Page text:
What: Former Red Sox Star David Ortiz maintains a large presence in Boston, home of his greatest achievements on and off the field.
Why it matters: The Santo Domingo native remains one of most significant stars in Boston as well as a prized partner for brands in and out of the sports world.
There may be no better —or more unlikely— example of a city connecting with a superstar athlete in the 21st century as that of Boston and David Ortiz (@davidortiz). The Dominican Republic native slugged his way to what most feel was a Hall of Fame career on field, swatting 541 home runs, driving in 1768 runs and thrilling fans with post-season heroics, in particular against the Red Sox’s fiercest rivals: the New York Yankees.
But Ortiz, a.k.a. “Big Papi,” is beloved in Beantown for more than his tremendous accomplishments at Fenway Park. His ebullient personality, as larger-than-life as his dramatic hitting, made him a big hit in a town not known for connecting with Latin American stars or sports heroes of color.
Ortiz’s retirement tour in 2016 didn’t mean the end of his viability as a spokesman.
A virtual castoff by the Minnesota Twins, who after Ortiz’s breakout 2002 season elected to release him rather than pay what would have likely been a US $2 million-plus salary, the Red Sox signed the designated hitter, who rewarded his new employers with the first of 14 storybook seasons.
And in the wake of the 2013 Boston Marathon bombing, the anniversary of which is this Sunday, it was Ortiz who spoke for his team —indeed, for the whole city— and the “Boston Strong” movement. The Red Sox went on to win their third World Series in 10 years, further cementing Ortiz’s permanent place as one of Boston’s all-time favorite sons. JetBlue Airways (@JetBlue), with a strong Red Sox partnership that includes a team-logo plane, naming rights for its Spring Training “Fenway South” home in Fort Myers, Fla., and community initiatives in Boston, even going as far as dedicating Gate 34 at Logan Airport to Ortiz, in honor of his uniform number, last year.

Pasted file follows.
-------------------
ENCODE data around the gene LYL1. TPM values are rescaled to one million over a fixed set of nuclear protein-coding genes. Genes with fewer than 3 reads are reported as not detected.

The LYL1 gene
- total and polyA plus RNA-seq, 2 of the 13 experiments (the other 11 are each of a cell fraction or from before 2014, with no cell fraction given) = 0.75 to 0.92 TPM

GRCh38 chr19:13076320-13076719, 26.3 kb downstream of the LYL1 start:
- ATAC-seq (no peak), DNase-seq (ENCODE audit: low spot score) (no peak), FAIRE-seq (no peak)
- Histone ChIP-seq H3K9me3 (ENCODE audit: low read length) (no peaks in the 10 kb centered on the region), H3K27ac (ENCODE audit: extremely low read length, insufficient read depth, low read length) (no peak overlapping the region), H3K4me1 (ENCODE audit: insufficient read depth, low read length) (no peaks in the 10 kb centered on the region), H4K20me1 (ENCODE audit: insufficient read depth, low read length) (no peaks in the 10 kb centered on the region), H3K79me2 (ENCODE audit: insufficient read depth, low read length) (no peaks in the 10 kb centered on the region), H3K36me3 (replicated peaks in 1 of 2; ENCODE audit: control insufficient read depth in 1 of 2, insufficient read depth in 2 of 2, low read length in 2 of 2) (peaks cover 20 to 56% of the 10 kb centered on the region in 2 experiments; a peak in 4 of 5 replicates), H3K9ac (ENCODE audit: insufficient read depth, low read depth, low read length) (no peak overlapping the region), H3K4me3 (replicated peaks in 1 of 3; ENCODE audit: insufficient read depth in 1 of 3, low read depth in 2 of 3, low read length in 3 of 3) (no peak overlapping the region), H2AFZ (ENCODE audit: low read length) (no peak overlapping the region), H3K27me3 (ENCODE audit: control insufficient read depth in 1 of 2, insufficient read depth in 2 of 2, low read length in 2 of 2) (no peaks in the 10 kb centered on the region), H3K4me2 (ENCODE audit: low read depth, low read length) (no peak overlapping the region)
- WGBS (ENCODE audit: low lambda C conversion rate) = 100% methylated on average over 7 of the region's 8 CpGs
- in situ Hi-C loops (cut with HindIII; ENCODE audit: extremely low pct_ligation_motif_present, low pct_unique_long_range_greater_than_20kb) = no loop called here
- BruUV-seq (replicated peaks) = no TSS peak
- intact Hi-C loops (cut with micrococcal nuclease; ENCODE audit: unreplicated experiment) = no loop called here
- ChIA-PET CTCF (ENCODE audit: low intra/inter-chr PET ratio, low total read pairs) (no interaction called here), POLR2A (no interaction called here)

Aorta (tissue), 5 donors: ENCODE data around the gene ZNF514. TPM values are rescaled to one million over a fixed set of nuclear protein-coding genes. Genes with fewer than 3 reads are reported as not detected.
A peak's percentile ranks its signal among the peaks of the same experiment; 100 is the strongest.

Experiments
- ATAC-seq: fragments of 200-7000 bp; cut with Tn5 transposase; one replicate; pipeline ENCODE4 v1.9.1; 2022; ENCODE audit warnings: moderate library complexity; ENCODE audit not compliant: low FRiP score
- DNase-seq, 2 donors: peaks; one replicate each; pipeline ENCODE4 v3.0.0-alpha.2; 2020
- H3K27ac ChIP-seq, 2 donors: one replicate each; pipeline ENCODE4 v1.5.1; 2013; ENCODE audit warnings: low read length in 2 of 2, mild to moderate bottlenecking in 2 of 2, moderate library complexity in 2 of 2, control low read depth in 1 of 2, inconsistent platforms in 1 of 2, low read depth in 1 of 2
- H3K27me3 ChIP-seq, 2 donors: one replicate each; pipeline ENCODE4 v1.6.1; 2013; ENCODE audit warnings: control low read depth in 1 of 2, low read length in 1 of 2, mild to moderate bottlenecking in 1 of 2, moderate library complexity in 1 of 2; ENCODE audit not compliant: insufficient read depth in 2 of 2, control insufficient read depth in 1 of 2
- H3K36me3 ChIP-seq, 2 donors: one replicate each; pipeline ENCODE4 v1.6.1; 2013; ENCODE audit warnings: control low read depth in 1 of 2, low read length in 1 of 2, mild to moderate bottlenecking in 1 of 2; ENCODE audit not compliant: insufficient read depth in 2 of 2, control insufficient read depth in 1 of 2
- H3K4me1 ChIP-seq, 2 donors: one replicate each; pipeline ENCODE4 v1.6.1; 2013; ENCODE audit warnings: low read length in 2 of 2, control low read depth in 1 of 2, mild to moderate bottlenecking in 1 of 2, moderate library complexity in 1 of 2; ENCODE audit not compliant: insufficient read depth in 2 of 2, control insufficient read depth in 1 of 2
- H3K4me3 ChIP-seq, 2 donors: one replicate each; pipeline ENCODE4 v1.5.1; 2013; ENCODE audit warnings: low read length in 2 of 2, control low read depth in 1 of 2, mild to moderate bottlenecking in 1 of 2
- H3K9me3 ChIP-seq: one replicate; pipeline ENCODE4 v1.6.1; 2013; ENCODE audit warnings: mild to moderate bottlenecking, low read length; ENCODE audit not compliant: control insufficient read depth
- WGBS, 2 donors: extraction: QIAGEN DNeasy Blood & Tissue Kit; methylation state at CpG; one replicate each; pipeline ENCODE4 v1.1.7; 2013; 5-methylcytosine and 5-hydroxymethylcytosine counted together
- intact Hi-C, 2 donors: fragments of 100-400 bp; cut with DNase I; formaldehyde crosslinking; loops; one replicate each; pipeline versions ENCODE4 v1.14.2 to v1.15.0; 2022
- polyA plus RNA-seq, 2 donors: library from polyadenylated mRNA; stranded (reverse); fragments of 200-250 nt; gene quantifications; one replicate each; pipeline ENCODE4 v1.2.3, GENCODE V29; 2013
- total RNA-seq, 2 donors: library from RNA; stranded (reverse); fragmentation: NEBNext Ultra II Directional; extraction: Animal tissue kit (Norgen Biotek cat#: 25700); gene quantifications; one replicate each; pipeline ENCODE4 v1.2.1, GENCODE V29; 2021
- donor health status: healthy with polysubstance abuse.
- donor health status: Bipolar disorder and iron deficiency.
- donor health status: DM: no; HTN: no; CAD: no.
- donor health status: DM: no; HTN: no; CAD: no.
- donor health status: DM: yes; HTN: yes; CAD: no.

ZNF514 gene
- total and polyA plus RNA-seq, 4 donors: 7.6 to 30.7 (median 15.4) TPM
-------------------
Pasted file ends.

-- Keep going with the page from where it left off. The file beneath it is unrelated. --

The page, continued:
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Big brands followed during his career, with companies in the sports world like ’47 Brand (@47brand) and Marucci Sports (@MarucciSports) joining mainstream names like L.L. Bean (@LLBean), John Hancock (@johnhancockusa) and Turbo Tax (@turbotax) in parlaying Ortiz’s popularity and personality into sponsorship deals.
Ortiz’s retirement tour in 2016, which included various gifts from teams the Red Sox visited all year, didn’t mean the end of his viability as a spokesman. Ortiz still counts Coca-Cola, MasterCard, DXL Men’s Apparel (@DestinationXL) and Skechers among his endorsers, and JetBlue recently continued its Red Sox partnership and community outreach by enlisting #34 to surprise South End students with free Red Sox hats.
“They love it,” said Ortiz to media gathered to cover the visit to the Hurley School. “Every athlete in the city should do that once in a while and see the kids.”
Boston Mayor Marty Walsh concurred, as kids saved their biggest cheers not for the owner or team president, but for Big Papi, who Walsh understatedly introduced to the Hurley students as “one of the greatest Red Sox of all time.”
Ortiz has also shown that he “gets it,” wearing a “Girl Power” shirt while joining Olympic gold medalist Aly Raisman to start the Sox season last week. And his David Ortiz Children’s Fund, which provides pediatric care for kids in Boston and his native D.R., keeps his Boston connections strong.
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Cover Image credit: Arturo Pardavila III